Chile’s Codelco to cut top positions in response to weak copper prices
Chile-owned Codelco, the world’s top copper producer, will have to start cutting managerial positions as a dramatic cumulative decline in the price and demand of the red metal has taken a toll in the company’s balance sheet.
Speaking to local newspaper El Mercurio (in Spanish), chief executive Nelson Pizarro warned Codelco is ready to “cut costs to the bone,” and revealed the layoff process has already started, though he didn't provide details.
One of the first steps will be to cut about 25% of the executives at its Salvador division, where there are no collective agreements made with unions.
Plunging prices have forced top producers to consider cutting production, delaying new projects and slashing jobs to save money and mitigate oversupply.
Early this week, mining and commodities giant Glencore (LON:GLEN), unveiled a $10 billion package of debt-reduction measures, which include issuing up to $2.5bn of new shares, cutting dividends, selling assets and looking to offload a stake in its agricultural business to a third party.
Glencore also said it plans to suspend production at its copper mines in the Democratic Republic of Congo and Zambia, in a move that it says will take 400,000 tonnes out of the market and potentially provide a boost to prices.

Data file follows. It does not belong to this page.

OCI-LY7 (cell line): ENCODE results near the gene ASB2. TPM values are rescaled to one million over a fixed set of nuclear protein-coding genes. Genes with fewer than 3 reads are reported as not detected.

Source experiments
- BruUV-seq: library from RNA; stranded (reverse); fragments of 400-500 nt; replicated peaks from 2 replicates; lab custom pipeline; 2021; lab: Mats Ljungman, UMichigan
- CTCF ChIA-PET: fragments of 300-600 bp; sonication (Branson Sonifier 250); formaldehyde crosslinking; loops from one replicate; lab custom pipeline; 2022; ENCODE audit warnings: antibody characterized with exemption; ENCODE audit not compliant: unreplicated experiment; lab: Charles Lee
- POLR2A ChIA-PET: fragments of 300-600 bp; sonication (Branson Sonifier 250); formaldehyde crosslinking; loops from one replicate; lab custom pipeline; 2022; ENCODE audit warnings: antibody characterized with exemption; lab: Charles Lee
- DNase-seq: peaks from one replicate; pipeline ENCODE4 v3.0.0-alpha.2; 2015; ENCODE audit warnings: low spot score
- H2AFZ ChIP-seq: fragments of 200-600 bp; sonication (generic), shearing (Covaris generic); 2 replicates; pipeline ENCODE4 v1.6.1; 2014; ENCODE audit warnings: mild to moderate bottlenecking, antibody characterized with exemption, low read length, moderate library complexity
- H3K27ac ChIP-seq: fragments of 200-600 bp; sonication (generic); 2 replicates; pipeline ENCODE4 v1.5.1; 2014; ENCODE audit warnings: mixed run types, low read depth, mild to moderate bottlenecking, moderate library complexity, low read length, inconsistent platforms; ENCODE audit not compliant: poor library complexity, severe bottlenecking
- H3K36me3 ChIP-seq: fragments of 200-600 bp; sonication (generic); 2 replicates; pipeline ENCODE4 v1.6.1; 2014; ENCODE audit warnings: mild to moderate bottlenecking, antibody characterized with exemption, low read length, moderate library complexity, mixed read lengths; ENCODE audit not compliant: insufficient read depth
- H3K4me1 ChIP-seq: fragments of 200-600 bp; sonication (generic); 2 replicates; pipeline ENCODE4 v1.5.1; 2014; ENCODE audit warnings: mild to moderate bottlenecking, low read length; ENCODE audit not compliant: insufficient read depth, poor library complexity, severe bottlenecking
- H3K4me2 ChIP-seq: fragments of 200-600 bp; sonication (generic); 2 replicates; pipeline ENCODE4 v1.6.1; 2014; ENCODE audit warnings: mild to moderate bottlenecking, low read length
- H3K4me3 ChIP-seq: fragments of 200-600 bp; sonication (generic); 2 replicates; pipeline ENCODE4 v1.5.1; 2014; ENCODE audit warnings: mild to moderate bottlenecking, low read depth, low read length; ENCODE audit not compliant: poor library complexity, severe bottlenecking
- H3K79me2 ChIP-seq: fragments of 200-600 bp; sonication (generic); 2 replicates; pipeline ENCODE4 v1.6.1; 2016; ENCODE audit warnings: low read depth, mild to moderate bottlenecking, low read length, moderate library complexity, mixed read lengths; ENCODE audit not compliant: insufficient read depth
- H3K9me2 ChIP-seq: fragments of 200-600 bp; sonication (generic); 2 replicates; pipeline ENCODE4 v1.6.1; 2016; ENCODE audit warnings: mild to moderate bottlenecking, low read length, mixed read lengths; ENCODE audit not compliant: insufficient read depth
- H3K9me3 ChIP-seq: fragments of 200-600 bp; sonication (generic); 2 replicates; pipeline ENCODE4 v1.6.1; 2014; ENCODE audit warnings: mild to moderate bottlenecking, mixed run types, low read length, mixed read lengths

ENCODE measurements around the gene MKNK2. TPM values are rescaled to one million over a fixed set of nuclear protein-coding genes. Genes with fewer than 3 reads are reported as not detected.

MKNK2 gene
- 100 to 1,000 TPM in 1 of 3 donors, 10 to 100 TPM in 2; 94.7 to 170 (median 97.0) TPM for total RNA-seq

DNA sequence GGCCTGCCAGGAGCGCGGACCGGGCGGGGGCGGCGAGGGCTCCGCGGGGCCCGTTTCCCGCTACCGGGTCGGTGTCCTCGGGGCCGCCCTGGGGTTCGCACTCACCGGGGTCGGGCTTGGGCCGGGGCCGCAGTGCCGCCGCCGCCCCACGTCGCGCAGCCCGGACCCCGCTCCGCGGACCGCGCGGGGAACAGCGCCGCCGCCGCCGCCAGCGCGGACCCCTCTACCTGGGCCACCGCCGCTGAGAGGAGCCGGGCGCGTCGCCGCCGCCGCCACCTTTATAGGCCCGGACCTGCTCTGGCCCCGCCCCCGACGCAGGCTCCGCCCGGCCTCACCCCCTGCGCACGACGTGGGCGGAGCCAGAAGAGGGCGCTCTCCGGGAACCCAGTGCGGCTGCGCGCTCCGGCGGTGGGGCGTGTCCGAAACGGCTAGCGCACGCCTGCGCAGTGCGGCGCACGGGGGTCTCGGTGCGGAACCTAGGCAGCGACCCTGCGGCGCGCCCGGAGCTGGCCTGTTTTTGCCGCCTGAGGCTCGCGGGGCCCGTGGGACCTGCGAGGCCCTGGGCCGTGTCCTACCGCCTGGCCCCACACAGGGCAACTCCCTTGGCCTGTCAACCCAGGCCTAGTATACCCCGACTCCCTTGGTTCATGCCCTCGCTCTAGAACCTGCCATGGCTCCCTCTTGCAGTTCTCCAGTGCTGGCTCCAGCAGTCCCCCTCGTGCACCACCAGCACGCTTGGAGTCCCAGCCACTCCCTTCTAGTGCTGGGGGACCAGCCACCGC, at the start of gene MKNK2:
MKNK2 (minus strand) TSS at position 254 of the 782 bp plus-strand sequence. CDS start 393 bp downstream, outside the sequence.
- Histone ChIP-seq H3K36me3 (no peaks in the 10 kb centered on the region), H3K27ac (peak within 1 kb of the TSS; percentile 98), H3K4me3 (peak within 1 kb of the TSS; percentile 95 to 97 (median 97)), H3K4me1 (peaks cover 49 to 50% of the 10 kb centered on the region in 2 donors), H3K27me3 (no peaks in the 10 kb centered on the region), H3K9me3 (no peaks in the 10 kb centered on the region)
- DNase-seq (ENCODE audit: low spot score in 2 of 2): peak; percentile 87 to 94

The cuts are the deepest announced yet in the copper market, but they do add to a growing producer response to low prices, which dropped below $5,000 a ton in August for the first time since the financial crisis. In less than four months prices for the industrial metal have sank 25%.
Freeport-McMoRan (NYSE:FCX), the world's largest publicly traded copper miner, said last month it would slash its mining employees and contractors by 10%. It also plans to suspend operations at a mine named Miami in Arizona and decrease output at both its Tyrone mine in New Mexico and its majority-owned El Abra mine in Chile.
Codelco’s board will hold an extraordinary meeting on Sept. 29, after which it is expected to reveal more details on the planned cuts. The company is hoping to cut costs by around $1 billion this year and is 60% on its way to achieve that target.